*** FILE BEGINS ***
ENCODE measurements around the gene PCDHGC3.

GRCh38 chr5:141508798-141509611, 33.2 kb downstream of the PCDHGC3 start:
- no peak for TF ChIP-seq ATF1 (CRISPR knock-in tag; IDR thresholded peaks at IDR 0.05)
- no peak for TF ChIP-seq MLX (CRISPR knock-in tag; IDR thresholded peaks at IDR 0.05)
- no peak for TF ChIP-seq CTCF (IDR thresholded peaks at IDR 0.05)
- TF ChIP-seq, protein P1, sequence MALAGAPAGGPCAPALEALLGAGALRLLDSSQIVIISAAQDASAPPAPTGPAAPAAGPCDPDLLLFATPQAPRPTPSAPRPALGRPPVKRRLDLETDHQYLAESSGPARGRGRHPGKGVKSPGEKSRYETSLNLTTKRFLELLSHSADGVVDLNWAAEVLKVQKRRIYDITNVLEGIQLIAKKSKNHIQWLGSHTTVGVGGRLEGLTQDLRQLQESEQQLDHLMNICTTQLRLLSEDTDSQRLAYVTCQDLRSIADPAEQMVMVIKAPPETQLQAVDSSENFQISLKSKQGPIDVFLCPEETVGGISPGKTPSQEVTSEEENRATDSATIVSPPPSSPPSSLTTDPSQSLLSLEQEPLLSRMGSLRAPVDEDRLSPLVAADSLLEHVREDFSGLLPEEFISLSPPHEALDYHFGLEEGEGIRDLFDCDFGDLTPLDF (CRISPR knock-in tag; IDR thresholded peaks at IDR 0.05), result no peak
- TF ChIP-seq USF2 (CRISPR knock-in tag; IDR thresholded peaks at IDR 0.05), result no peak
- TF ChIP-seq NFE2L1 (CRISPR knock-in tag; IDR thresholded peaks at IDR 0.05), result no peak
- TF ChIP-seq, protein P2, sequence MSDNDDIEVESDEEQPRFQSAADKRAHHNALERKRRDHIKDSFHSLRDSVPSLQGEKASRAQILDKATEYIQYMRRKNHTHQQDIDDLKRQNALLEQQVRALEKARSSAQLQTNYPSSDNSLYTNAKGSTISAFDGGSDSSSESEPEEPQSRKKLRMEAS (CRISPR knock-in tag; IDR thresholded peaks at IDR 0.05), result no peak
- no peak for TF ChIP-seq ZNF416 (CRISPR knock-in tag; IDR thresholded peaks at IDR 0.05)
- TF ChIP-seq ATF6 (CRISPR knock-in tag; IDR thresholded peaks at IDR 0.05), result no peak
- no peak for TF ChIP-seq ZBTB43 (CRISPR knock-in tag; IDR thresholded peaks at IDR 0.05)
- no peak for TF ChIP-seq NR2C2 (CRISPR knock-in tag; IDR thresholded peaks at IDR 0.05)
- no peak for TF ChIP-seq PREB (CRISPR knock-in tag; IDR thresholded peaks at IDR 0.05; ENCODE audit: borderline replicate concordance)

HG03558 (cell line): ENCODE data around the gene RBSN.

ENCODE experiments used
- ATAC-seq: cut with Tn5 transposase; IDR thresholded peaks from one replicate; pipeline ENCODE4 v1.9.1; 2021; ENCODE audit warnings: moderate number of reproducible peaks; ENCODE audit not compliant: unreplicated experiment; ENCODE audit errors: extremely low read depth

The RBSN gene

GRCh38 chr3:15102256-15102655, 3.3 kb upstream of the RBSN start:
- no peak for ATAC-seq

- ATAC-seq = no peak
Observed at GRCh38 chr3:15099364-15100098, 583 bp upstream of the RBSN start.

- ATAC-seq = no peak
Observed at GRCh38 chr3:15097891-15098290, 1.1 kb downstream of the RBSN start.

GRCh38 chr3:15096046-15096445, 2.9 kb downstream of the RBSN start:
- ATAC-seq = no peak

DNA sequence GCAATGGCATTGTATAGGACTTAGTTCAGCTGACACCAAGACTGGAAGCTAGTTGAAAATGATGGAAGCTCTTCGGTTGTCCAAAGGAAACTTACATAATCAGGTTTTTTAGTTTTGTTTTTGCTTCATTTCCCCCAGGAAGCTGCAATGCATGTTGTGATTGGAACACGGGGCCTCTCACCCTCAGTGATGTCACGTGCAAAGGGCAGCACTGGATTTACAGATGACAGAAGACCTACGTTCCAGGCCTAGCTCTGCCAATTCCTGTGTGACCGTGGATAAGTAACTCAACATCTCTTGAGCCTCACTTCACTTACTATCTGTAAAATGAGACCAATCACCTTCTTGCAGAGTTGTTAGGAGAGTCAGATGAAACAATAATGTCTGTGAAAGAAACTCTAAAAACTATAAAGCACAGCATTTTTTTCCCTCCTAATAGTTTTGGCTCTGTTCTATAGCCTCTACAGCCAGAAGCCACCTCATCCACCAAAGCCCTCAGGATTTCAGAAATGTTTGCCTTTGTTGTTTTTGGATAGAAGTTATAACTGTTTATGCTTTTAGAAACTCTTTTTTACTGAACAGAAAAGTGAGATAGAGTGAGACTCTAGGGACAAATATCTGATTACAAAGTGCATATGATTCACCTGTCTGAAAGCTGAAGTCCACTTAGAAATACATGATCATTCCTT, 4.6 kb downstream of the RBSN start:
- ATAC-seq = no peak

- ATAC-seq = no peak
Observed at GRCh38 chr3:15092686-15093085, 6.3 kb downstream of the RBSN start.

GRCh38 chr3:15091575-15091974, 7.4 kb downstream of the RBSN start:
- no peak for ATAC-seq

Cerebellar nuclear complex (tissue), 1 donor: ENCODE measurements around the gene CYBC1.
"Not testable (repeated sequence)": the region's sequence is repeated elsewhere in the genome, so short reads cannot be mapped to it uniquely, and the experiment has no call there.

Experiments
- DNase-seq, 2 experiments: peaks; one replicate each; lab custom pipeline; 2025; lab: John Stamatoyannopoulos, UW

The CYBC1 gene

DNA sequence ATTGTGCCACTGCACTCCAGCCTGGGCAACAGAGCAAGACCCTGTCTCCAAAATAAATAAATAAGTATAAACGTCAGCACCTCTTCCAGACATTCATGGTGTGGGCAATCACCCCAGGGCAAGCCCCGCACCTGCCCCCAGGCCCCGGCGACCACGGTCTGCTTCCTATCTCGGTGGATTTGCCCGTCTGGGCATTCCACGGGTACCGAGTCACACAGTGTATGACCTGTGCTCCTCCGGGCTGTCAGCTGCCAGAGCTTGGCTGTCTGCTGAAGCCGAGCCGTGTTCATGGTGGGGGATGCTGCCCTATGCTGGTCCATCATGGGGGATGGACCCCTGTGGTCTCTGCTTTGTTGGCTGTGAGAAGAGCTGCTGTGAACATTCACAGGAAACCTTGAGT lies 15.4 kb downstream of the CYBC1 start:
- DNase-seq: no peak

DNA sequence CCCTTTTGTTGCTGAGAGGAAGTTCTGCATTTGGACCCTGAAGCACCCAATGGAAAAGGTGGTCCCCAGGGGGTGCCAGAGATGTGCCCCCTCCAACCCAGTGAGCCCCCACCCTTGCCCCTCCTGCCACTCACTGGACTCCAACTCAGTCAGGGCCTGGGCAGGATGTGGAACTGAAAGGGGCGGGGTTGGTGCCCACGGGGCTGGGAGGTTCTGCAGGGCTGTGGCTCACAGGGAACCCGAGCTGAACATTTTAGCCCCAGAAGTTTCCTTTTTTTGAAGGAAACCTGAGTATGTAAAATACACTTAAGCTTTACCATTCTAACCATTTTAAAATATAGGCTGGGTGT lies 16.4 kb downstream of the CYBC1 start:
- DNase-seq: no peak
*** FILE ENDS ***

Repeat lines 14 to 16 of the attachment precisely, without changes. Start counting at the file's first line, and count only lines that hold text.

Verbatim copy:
- no peak for TF ChIP-seq PREB (CRISPR knock-in tag; IDR thresholded peaks at IDR 0.05; ENCODE audit: borderline replicate concordance)

HG03558 (cell line): ENCODE data around the gene RBSN.

ENCODE experiments used